Lilacia Park

I have to smell the lilacs in May. It reminds me of Mom and Dad. After living in Downers Grove for over 30 years, I had no idea that I could smell the flowers at a historical park in Lombard, a neighboring suburb, only 15 minutes away. A friend had posted about her field trip to Lilacia Park on Facebook so I took a morning trip there last Sunday. It was the perfect day for the weather and photographs. A beautiful walk! Lilacia Park, an 8.5-acre garden, is located at 150 South Park Avenue, Lombard, Illinois. Yes, I could smell the lilacs but I didn’t think about the past, but the elegance of the moment.

Lilacia Park is aworld-renown horticultural showcase that features over 700 lilacs and 35,000 tulips annually. In 2019, the park was named to the National Register of Historic Places for its significant contribution to horticultural history in the United States. Lilacia Park is most recognized for being home to Lombard Lilac Time, a blooming festival happening during the first two weeks of May. Col. William Plum and his wife Helen Maria Williams Plum traveled to Chicago in 1869, where he wanted to practice, but also investigated areas outside of the city. One was the new village of Lombard which had been known as Babcock Grove.

He purchased land on the corner of Park and Maple. The estate would eventually be known as Lilacia, the Latin term for lilac. The couple had taken a tour to France and visited the famous gardens of Victor Lemoine where they fell in love with the lilacs. They bought the first two after touring the Arboretum. Helen passed away in 1924 and the Colonel lost interest in the estate. He tried to sell it to Joy Morton. It was Morton that told the Colonel that the collection had become so much a part of Lombard that they should remain there, and not at Thornhill Farm, now known as the Morton Arboretum. The Colonel passed away in 1927 and in his will, he dedicates the gardens to Lombard requesting it to become a public park. The home was used as a small library but was demolished when a new library opened in 1963, still dedicated to Helen Plum.

The park is open all year. Lilacia Park hosts many special events each year, including the Mutt Strut Annual 5K & 1-Mile, Movies & Concerts in the Park, Jingle Bell Jubilee, Holiday Lights, and more. Host your wedding at Lilacia Park!

It looks like a lilac to me

During the spring, it stood in the east outdoor corner of my childhood yard. Probably the most healthy of the plants that grew there. I couldn’t wait for my Mom to cut a large bunch, wrap them in tin foil during Springs mornings before school and give them to my favorite teachers; usually for my kindergarten, first grade and my fourth grade.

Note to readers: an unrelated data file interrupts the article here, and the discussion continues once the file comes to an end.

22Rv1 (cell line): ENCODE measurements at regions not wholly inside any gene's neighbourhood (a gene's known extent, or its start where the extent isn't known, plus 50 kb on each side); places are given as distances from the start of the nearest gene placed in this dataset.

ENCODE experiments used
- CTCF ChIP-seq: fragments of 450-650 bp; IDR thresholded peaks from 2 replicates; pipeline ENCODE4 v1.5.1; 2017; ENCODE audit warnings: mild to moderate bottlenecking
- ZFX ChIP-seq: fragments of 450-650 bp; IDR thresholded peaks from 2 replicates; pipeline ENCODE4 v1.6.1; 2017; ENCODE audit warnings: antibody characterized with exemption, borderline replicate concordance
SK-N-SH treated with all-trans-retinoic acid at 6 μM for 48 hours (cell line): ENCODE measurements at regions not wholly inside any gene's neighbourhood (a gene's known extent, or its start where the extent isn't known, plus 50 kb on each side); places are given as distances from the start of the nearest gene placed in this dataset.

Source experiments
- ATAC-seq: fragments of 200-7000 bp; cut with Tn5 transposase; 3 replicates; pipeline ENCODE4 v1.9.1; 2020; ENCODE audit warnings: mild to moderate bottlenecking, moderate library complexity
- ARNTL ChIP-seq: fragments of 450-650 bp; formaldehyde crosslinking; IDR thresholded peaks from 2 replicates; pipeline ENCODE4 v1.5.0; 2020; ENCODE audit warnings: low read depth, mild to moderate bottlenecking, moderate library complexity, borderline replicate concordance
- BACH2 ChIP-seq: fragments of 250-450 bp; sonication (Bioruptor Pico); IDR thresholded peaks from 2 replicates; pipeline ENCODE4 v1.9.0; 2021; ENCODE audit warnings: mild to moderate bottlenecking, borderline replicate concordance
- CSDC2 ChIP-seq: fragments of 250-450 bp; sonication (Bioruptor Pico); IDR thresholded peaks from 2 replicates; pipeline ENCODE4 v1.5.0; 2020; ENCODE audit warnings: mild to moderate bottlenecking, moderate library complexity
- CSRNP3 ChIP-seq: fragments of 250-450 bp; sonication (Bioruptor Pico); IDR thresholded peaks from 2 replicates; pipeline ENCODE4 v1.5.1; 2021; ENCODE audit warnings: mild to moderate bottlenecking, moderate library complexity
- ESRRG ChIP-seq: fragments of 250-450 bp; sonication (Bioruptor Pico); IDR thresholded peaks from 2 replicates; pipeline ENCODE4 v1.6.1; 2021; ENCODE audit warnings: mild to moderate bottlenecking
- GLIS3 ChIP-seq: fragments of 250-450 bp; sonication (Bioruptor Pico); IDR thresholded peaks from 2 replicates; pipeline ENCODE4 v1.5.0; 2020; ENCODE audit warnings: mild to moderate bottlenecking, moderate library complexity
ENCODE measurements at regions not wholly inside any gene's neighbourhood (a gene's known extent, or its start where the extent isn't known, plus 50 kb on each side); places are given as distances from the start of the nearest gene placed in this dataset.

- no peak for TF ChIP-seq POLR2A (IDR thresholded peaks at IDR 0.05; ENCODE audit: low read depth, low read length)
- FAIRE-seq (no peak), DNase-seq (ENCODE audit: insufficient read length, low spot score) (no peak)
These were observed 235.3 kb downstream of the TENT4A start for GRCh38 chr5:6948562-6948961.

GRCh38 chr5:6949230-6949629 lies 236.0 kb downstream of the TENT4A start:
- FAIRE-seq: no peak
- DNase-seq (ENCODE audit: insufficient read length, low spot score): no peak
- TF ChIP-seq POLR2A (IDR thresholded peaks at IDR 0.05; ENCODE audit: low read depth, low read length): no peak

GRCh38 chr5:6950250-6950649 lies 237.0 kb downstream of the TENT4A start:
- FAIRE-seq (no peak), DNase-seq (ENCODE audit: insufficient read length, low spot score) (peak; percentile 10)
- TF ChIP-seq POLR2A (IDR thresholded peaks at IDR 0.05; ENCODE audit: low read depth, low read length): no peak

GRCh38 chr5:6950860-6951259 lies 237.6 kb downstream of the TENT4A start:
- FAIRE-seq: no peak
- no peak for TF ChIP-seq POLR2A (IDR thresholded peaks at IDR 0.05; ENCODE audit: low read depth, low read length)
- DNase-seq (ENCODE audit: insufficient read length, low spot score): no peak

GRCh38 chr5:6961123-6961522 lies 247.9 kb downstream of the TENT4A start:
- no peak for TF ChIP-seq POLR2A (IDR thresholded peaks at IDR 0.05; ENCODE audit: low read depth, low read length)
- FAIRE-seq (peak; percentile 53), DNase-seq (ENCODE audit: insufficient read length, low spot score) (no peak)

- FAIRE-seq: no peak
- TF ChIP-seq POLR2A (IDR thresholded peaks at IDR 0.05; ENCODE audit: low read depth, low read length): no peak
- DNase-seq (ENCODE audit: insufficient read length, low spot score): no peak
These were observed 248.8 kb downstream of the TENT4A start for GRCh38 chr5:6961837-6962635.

Then, I had no idea that the elegant smelling lavender lilacs would not last very long. Old Moms did not know the tricks in getting the beautiful fragrance to last more than a day.

Even when I became a Mom, I did not have a lilac bush at home so I would steal my neighbors lilacs at night. He was a great, longtime friend watching his tree dwindle but never said a word. I scattered them in vases throughout the house knowing not to send them to school with my little ones. Not because they were stolen…but knowing they would fade quickly.  My own children didn’t seem to be that interested anyway in brightening their teachers day with flowers from the garden.

My neighbor moved and I was scared to steal anymore so I  planted a lilac tree in our backyard. As it grew, my developing children pressed their noses into the tree while filling my vases inside and out.

However, I still liked my neighbors tree better; the fragrance was more overpowering reminding me of my youth. Occasionally, after many years, I will race down the street with scissors in hand when no one is watching.

Helping lilacs live longer:

If you want to give it a try, take a cutting from a healthy lilac and place the stem in a clear or amber glass or jar with 1 to 2 inches of water. Be sure to strip the leaves from the part of the stem that will be in the water to keep the cutting from rotting. Add fresh water as needed.

Though she did not know my love for lilacs, a first grader gave me one of the best handmade flower that looks like a lilac to me! That especially reminds me of the gratitude towards teachers that is still expressed and appreciated today. Thankfully those virtues remain.

I will be sure to wrap my flower carefully…maybe in tin foil….and take home from school to celebrate my summer vacation. The flower can sit beside me in a protected vase during the early months of summer while I lounge outside………under my lilac tree.